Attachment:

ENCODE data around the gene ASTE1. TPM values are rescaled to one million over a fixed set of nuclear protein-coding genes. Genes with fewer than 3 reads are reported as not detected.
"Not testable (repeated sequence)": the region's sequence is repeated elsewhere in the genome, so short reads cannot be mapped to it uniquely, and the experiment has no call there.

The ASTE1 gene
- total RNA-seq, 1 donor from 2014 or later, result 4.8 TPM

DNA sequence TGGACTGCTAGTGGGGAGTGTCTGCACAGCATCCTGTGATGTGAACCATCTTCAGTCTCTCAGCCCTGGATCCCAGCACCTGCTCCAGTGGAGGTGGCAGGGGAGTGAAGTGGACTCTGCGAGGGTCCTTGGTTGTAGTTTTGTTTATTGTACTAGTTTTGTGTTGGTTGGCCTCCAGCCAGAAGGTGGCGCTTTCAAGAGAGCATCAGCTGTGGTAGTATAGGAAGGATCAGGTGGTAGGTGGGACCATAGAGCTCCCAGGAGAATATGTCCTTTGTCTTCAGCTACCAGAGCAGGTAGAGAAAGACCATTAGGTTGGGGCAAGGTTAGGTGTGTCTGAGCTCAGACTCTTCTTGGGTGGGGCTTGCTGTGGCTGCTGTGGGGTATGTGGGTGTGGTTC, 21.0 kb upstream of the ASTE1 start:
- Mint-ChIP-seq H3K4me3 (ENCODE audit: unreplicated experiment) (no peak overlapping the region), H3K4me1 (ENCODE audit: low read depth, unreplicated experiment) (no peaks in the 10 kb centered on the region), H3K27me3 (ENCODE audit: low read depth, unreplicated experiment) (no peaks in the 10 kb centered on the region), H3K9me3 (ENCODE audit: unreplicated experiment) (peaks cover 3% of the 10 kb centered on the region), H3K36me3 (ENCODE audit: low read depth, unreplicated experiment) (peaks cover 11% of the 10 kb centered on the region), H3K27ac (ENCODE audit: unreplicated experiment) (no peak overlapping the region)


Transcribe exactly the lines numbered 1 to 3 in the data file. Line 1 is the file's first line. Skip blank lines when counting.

ENCODE data around the gene ASTE1. TPM values are rescaled to one million over a fixed set of nuclear protein-coding genes. Genes with fewer than 3 reads are reported as not detected.
"Not testable (repeated sequence)": the region's sequence is repeated elsewhere in the genome, so short reads cannot be mapped to it uniquely, and the experiment has no call there.

The ASTE1 gene